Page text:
Tool manufacturers Stanley and Black & Decker have agreed to a merger. The companies have been discussing such a move for decades, and recent economic trends made the deal a reality. Stanley, which manufactures hand tools and construction equipment, is buying Black & Decker, whose focus is on power tools; the merger was friendly and well thought out. Consumers will see little difference in products as the two companies' lines are not directly competitive.
Recently in acquisition Category
General Motors is selling its Hummer brand to Sichuan Tengzhong Heavy Industrial Machinery. Tengzhong plans to invest heavily to create a manufacturing center for Hummer in China, and has extensive plans that may include more entry-level models. GM will contribute to management and manufacturing during a transitional period.
The Hummer deal comes just days after GM's sale of Saturn collapsed, forcing GM to announce the brand's closing. Hummer's sale, while not highly priced, allows the marque to continue operations.
Ritz Camera, which filed for bankruptcy in February, has been purchased by CEO David Ritz. The company put its remaining assets up for auction two weeks ago, and Ritz submitted the highest bid for his firm. The winning bid was confirmed for Timely Demise by representatives within the company.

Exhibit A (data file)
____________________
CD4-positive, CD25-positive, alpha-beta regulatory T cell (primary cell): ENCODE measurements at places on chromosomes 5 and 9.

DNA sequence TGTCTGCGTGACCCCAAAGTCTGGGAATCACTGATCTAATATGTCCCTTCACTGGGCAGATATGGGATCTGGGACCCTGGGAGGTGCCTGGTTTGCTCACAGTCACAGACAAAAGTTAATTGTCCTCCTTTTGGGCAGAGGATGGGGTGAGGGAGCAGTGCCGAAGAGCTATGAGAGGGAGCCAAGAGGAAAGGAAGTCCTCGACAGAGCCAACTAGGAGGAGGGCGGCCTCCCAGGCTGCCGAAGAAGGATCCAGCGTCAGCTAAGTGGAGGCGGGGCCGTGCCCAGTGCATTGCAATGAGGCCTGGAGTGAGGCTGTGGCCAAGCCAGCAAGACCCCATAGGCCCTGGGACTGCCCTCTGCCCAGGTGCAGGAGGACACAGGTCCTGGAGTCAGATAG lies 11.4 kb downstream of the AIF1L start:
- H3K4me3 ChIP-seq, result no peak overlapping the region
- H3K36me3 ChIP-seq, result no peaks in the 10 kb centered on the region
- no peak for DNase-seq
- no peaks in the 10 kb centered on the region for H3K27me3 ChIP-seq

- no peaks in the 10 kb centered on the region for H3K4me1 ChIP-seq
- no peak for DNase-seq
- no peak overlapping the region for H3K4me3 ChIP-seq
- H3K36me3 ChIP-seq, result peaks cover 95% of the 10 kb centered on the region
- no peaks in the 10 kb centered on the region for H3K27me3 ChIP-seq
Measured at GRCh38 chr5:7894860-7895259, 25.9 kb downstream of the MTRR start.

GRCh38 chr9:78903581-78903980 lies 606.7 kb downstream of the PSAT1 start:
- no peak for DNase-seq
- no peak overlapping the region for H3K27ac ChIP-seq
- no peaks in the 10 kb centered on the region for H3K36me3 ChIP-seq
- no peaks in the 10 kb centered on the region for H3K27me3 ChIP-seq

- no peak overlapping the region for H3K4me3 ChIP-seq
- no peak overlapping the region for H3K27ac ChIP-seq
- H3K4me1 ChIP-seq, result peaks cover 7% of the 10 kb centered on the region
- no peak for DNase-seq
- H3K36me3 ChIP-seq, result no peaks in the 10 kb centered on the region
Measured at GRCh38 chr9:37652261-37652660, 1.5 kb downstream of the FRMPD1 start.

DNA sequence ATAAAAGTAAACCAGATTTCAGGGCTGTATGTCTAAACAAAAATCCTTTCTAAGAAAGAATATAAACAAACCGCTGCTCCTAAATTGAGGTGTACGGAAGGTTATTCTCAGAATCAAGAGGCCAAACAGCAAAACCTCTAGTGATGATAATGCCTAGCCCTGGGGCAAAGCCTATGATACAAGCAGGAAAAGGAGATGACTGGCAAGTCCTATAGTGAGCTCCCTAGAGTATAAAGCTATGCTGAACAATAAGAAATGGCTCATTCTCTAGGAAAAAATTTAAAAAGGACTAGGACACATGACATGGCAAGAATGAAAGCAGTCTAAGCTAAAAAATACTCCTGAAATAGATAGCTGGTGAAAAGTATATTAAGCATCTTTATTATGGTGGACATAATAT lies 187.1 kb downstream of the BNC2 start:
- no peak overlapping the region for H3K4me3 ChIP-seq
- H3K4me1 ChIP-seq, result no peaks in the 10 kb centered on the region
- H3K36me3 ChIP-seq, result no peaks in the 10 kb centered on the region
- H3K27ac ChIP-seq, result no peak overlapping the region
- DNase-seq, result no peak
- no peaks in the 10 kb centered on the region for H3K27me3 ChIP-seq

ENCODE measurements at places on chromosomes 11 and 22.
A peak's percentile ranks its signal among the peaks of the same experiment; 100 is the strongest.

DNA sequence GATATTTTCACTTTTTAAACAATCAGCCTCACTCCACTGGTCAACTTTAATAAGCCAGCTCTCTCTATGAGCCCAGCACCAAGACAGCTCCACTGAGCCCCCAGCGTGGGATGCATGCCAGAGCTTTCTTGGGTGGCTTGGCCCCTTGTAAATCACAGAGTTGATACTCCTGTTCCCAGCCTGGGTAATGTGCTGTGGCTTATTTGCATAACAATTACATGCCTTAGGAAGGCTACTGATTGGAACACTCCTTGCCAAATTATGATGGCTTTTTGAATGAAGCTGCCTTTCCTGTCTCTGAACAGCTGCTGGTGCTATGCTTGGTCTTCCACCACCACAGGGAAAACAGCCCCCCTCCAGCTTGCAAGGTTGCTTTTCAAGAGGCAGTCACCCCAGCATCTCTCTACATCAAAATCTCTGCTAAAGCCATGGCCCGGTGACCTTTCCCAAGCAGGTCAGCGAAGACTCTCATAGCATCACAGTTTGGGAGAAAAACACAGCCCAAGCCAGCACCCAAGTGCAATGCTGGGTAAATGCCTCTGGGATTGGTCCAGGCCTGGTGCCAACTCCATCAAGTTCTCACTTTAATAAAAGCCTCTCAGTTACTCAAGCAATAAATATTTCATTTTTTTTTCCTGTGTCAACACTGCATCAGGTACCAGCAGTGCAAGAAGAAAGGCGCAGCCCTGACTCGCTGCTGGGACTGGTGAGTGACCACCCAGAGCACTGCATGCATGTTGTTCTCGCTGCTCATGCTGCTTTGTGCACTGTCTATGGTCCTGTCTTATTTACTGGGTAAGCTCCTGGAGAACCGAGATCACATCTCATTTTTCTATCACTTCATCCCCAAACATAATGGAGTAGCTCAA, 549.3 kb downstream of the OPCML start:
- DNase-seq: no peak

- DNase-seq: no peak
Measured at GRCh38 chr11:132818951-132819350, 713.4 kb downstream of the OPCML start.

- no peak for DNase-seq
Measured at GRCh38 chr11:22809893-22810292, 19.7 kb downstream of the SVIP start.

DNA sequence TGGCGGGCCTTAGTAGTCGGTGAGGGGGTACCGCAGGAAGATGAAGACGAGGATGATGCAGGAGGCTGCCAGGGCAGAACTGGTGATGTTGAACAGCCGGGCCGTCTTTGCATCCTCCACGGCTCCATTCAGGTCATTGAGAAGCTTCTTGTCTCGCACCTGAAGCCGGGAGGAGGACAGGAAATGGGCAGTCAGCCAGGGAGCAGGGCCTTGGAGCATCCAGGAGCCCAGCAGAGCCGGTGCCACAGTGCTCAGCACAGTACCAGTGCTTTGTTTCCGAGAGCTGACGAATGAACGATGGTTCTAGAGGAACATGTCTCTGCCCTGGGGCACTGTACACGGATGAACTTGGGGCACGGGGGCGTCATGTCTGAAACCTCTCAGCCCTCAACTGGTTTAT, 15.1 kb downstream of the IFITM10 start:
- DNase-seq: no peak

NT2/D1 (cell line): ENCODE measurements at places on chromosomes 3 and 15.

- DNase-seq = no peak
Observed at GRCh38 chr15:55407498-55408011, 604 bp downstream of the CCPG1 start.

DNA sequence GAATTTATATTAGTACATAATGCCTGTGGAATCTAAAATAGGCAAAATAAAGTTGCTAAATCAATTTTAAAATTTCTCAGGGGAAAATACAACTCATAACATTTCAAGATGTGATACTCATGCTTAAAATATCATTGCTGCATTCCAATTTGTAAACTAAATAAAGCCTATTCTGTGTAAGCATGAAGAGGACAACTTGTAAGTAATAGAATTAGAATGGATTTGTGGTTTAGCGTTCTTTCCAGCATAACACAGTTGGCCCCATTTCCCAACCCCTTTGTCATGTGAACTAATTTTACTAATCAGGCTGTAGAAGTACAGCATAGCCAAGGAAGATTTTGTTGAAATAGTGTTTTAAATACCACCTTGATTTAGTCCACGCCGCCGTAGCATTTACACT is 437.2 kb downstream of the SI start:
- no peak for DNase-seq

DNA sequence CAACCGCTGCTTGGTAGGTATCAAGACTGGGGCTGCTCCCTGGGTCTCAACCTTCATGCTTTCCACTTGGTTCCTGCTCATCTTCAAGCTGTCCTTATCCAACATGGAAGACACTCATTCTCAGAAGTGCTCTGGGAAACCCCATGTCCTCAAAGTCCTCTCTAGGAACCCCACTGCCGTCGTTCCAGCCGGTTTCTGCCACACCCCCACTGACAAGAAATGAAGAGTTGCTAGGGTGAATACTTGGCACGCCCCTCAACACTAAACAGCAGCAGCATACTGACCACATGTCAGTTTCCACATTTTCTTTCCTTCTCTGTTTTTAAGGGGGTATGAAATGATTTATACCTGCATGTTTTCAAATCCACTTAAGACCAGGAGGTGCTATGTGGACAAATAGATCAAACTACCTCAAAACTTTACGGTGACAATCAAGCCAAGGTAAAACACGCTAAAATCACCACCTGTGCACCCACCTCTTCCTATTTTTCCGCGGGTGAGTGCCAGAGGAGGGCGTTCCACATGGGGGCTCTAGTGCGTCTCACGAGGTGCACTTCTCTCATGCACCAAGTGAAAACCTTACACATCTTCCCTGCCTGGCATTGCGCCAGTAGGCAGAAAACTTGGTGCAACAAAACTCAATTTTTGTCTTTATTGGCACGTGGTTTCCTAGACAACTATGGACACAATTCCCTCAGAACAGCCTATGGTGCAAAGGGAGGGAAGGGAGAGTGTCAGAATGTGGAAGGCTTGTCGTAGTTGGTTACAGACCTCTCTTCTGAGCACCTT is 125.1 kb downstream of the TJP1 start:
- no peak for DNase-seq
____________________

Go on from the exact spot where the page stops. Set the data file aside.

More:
After the sale, the company will be renamed Ritz Camera & Image, and its core business strategy will stay focused on photographic services. Subbrands like Wolf and Kits will continue to operate. No word is available yet on how many locations will be open after the restructuring is complete.
Bankruptcy court is to review the purchase Friday morning.
Apparel and footwear retailer Finish Line, responding to poor company-wide sales, is selling the Man Alive chain to the owner of Jimmy Jazz. Man Alive is a 75-store street wear retailer, and is a small piece of Finish Line's business, which has 685 Finish Line stores alone. Jimmy Jazz has roughly 65 outlets and the Man Alive acquisition will "accelerate growth initiatives in the urban market sector faster than we could attain through organic growth alone," stated owner Jimmy Khezrie in a statement.
General Motors agreed today to sell its Saab brand to Swedish sports car maker Koenigsegg. The move divests yet another brand from once-mighty GM, which sold Saturn to Penske and Hummer to China's Sichuan Tengzhong Heavy Industrial Machinery Company in recent weeks. In addition to GM's dealer closings and plans to shutter the Pontiac brand, the revamped General Motors will be a vastly different firm when it emerges from bankruptcy.